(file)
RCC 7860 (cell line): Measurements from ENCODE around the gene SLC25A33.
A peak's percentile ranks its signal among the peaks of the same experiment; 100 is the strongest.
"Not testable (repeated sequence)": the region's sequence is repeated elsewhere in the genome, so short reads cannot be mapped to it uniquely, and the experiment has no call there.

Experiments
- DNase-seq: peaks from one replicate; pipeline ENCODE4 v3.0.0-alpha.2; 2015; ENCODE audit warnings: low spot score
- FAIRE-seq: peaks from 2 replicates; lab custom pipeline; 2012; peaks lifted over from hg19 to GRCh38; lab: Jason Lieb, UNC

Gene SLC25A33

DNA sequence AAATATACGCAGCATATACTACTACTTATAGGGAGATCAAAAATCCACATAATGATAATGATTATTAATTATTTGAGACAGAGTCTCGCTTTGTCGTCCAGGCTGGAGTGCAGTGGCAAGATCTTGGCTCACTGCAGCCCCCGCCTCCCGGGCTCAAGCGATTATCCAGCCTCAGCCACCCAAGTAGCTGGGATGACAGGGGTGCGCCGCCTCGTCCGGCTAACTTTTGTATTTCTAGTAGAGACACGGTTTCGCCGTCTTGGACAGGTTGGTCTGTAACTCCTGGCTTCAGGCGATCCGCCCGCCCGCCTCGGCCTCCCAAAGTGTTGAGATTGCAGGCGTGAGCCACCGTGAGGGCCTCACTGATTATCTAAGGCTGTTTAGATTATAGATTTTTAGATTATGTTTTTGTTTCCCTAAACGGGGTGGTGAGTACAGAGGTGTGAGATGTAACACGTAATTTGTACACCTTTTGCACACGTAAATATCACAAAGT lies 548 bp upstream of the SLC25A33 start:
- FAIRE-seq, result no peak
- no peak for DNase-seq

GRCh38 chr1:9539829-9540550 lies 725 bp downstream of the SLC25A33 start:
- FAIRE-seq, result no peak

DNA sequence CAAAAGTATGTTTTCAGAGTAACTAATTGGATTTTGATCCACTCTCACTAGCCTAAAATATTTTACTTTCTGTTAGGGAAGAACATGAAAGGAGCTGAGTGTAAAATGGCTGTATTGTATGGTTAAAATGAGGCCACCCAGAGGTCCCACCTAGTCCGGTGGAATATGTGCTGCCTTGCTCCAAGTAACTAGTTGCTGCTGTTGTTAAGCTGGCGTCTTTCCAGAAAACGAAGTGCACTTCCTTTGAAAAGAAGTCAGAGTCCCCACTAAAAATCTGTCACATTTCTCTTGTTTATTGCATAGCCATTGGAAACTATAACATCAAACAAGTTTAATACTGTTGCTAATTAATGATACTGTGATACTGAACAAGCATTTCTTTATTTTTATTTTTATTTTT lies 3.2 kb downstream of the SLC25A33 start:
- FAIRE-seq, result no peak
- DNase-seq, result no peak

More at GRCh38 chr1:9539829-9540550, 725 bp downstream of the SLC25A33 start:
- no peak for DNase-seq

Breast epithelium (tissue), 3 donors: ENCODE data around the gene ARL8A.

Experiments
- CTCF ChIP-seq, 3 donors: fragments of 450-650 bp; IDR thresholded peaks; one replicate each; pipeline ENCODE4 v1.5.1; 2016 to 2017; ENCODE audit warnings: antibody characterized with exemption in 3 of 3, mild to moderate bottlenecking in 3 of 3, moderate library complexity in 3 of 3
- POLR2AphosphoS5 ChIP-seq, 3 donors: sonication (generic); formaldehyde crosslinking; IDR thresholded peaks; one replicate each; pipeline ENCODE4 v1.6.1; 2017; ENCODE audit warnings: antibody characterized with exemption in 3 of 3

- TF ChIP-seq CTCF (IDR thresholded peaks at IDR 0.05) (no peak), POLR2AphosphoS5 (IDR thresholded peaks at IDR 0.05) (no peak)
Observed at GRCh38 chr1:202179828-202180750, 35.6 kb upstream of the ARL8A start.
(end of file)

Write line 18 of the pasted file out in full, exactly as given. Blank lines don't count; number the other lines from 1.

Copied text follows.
Breast epithelium (tissue), 3 donors: ENCODE data around the gene ARL8A.